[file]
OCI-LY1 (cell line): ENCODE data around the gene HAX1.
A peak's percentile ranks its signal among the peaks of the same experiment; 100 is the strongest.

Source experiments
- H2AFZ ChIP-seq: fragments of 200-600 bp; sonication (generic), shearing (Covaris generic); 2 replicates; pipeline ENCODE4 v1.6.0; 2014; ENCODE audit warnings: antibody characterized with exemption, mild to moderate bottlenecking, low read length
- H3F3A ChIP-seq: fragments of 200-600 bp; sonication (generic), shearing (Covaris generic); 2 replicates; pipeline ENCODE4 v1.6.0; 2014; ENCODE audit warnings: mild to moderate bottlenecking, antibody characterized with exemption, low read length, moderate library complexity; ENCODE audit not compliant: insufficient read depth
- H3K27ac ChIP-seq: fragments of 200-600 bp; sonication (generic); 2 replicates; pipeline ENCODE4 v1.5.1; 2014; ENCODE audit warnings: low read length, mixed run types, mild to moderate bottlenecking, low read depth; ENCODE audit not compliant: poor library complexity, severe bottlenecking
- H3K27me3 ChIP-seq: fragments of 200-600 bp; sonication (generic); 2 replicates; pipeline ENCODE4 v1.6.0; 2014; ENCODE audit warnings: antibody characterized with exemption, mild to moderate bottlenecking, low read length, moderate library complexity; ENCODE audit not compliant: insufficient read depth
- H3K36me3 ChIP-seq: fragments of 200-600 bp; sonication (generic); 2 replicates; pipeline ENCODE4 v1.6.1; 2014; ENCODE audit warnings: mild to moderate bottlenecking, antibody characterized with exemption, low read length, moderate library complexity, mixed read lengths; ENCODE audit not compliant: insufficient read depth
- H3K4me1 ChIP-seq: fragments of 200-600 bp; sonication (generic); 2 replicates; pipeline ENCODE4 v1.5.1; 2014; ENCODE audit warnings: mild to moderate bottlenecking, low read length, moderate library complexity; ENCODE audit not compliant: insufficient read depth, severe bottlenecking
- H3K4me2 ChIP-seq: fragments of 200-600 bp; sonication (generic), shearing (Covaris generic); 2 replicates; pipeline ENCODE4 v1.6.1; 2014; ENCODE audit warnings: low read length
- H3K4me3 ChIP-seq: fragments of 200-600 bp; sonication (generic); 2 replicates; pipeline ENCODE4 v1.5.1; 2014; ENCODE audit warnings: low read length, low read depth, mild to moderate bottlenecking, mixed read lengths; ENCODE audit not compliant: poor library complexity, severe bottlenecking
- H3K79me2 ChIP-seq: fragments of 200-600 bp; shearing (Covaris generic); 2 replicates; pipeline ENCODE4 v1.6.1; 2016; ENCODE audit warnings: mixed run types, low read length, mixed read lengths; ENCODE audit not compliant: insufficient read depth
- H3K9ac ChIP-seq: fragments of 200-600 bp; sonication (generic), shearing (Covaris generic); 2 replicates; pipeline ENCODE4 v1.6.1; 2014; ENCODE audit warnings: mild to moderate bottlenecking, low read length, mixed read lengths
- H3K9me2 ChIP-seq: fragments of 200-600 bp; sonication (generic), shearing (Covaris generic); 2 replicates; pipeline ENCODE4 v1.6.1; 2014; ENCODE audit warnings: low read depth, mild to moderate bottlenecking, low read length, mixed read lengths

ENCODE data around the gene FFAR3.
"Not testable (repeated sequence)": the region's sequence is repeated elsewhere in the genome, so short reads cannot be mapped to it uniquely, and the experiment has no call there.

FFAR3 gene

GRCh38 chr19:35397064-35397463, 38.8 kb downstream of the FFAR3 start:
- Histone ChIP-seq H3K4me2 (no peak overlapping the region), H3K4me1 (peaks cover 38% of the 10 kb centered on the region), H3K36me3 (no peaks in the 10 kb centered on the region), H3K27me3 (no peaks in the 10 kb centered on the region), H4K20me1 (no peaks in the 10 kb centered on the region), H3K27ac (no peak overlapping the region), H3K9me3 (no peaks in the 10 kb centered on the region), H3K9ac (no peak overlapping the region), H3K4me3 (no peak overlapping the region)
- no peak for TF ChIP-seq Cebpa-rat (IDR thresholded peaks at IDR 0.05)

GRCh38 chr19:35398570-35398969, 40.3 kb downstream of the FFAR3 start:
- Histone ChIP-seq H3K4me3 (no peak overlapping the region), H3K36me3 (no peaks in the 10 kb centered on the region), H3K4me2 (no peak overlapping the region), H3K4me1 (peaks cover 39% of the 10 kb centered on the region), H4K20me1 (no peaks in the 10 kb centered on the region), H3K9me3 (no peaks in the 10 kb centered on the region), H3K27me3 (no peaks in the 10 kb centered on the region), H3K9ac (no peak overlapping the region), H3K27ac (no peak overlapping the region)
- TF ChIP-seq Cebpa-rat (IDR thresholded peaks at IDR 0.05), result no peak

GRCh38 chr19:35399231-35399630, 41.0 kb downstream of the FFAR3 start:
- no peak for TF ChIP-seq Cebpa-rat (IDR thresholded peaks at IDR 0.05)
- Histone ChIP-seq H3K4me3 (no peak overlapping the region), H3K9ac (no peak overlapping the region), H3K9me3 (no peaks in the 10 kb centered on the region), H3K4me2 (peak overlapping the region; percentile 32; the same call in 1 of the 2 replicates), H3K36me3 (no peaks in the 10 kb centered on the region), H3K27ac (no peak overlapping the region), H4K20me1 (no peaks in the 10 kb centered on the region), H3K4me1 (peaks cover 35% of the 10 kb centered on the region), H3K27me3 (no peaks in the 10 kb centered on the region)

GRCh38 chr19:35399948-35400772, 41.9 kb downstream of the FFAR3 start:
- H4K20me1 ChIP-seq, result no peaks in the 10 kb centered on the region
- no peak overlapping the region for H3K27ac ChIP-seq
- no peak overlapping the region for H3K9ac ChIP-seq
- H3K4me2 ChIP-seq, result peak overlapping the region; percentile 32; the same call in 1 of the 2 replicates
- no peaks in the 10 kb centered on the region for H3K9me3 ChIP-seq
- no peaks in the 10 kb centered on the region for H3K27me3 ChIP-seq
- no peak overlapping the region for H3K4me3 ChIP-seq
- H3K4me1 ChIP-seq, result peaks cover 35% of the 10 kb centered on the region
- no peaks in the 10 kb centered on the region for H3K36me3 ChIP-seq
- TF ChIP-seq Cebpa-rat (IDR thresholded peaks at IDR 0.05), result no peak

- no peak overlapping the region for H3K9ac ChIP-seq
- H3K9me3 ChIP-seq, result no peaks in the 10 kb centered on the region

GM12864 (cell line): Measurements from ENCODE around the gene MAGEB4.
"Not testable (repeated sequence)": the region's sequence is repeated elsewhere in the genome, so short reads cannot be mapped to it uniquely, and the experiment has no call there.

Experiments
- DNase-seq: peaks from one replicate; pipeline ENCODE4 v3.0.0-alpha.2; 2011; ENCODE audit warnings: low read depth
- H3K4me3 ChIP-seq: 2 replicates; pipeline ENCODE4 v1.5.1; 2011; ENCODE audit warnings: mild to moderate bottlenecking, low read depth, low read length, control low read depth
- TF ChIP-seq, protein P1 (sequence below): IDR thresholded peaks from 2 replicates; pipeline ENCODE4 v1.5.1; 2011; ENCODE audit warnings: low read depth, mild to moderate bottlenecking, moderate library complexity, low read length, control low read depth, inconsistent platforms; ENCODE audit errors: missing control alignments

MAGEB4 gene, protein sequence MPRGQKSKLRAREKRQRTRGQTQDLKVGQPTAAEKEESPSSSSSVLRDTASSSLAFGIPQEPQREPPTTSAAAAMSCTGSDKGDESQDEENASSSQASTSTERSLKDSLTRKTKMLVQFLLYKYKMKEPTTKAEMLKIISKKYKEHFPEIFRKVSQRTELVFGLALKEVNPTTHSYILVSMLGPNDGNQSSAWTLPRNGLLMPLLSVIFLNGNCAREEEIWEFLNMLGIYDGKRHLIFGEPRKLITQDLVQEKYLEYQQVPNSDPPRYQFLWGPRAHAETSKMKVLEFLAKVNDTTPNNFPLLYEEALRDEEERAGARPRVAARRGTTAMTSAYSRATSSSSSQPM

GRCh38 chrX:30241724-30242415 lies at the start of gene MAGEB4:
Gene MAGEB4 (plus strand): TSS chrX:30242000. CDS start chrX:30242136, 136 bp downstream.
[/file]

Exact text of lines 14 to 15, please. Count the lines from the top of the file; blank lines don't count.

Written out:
- H3K9me2 ChIP-seq: fragments of 200-600 bp; sonication (generic), shearing (Covaris generic); 2 replicates; pipeline ENCODE4 v1.6.1; 2014; ENCODE audit warnings: low read depth, mild to moderate bottlenecking, low read length, mixed read lengths

ENCODE data around the gene FFAR3.